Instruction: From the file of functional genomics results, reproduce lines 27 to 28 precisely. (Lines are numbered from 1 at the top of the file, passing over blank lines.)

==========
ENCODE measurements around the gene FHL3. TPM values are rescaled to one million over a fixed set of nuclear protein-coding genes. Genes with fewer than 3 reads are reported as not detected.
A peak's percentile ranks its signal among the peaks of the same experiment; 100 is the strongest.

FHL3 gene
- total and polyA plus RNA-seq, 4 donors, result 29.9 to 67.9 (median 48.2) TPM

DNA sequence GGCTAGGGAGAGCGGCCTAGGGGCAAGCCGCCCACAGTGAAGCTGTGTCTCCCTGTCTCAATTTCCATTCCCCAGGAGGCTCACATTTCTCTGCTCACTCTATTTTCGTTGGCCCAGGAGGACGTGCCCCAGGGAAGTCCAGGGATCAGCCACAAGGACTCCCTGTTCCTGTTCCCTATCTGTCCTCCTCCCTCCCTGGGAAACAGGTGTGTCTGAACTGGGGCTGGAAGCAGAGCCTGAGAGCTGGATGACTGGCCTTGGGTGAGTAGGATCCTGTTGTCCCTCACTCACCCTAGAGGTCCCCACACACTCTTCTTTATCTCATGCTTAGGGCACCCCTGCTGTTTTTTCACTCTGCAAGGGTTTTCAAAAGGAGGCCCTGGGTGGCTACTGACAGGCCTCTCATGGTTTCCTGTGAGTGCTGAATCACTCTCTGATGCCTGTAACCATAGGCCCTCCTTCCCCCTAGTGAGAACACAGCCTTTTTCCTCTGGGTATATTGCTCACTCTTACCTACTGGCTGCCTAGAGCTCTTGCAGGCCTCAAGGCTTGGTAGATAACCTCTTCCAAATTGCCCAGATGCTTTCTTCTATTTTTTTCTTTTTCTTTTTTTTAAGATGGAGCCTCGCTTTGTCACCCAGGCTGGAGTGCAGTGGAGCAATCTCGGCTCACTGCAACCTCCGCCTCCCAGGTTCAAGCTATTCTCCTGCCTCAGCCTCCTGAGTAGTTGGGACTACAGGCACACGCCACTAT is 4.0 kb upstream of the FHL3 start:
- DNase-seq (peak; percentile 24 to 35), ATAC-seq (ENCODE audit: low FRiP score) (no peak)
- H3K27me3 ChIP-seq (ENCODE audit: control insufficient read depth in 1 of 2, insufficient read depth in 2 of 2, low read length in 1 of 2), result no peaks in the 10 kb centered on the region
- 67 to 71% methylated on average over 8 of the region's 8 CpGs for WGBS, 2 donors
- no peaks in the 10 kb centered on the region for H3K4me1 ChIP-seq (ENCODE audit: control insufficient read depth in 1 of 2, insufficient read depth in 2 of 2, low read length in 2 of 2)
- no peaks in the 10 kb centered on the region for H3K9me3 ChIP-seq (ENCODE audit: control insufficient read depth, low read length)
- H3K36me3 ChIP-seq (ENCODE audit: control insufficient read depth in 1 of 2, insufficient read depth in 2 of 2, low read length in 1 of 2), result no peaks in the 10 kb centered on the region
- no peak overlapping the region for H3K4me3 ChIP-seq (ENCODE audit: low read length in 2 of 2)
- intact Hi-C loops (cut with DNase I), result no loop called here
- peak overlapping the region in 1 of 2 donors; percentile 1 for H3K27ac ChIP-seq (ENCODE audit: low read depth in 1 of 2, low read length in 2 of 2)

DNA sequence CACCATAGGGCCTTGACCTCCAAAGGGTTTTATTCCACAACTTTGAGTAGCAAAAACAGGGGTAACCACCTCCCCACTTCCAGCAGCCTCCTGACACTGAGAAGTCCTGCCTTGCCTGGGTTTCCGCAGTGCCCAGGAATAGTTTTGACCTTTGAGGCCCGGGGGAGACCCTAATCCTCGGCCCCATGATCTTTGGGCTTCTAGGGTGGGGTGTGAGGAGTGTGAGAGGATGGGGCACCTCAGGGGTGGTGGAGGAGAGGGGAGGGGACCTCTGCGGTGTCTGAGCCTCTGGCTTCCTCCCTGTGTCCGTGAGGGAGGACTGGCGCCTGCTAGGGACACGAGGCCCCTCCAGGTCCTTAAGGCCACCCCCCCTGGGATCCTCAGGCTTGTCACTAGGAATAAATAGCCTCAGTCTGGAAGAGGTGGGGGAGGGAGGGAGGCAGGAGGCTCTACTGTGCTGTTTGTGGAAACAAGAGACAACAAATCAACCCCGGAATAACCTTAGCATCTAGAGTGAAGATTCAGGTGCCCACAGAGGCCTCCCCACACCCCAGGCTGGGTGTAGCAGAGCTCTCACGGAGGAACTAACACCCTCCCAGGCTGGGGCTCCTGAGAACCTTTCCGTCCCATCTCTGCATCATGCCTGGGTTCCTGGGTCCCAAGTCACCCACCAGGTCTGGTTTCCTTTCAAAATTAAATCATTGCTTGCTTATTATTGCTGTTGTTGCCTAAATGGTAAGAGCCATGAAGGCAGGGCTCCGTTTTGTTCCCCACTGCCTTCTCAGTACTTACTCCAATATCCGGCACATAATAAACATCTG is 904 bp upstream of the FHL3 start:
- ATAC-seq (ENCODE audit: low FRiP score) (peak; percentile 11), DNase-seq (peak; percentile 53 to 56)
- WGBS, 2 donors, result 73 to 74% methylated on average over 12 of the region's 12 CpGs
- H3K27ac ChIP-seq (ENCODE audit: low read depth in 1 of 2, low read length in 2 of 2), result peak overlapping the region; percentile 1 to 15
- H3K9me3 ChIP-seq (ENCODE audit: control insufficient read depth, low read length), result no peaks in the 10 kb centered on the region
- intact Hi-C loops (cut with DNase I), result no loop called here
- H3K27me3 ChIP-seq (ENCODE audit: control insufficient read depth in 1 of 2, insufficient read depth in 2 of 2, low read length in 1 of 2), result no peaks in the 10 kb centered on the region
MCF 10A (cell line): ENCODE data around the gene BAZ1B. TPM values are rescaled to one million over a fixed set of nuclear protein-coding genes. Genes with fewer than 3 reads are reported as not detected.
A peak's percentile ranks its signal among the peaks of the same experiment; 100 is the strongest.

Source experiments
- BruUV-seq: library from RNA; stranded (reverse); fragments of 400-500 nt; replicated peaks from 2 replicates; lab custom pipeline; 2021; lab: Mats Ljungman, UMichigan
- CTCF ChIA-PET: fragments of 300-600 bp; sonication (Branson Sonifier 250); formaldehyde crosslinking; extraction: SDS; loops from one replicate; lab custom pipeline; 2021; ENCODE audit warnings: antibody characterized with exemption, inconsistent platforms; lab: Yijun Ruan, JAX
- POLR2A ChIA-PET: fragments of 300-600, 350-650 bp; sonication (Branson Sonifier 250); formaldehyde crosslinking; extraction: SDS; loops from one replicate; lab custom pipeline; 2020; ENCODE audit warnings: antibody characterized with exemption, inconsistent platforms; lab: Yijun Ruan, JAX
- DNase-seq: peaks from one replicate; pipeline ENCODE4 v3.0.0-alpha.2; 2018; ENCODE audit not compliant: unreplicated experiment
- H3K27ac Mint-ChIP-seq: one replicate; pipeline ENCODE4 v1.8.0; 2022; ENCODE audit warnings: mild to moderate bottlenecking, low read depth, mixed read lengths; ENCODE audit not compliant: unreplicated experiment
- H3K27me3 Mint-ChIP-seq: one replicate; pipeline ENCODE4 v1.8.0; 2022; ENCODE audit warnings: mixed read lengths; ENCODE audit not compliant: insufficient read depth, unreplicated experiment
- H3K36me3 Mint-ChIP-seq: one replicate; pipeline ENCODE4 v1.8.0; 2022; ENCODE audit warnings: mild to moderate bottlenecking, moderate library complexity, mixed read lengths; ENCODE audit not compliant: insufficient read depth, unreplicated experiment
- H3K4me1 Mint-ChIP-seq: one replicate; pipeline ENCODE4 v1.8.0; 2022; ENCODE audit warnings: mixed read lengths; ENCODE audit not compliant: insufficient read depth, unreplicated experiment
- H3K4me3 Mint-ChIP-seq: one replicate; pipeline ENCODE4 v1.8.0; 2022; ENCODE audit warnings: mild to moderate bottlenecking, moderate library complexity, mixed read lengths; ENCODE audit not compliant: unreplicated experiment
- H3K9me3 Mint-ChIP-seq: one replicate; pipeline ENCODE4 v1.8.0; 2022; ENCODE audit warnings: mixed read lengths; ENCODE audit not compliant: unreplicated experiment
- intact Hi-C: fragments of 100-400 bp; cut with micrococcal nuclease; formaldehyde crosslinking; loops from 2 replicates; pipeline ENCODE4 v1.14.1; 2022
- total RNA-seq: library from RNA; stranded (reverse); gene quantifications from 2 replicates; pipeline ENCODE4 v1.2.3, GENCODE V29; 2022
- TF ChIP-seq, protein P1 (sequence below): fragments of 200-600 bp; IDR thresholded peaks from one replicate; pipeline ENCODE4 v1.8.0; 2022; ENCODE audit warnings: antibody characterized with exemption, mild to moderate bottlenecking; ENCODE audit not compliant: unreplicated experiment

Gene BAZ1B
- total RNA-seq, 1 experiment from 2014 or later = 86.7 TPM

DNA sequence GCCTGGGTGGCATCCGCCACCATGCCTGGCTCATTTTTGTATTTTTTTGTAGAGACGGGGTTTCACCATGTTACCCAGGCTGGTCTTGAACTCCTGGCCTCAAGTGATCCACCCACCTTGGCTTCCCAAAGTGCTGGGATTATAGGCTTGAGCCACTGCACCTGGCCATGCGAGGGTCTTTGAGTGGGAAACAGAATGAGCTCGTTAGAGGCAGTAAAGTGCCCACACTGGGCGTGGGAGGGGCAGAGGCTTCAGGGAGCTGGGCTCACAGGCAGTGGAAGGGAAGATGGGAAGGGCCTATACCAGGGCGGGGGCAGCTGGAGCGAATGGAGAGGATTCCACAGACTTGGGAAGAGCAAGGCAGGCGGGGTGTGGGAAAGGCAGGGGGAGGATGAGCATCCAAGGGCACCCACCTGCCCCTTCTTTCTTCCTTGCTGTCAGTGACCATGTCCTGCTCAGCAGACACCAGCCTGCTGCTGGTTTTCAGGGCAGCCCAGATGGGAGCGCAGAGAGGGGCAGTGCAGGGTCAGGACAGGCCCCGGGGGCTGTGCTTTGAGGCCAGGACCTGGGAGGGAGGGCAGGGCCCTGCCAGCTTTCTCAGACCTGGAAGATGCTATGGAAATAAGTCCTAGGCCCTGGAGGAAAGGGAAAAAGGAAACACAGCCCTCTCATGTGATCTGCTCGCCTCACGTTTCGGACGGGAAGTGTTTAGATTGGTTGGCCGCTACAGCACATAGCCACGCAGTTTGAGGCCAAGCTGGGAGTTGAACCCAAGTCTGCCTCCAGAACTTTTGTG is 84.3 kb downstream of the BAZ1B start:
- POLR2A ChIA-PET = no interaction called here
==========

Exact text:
- POLR2A ChIA-PET: fragments of 300-600, 350-650 bp; sonication (Branson Sonifier 250); formaldehyde crosslinking; extraction: SDS; loops from one replicate; lab custom pipeline; 2020; ENCODE audit warnings: antibody characterized with exemption, inconsistent platforms; lab: Yijun Ruan, JAX
- DNase-seq: peaks from one replicate; pipeline ENCODE4 v3.0.0-alpha.2; 2018; ENCODE audit not compliant: unreplicated experiment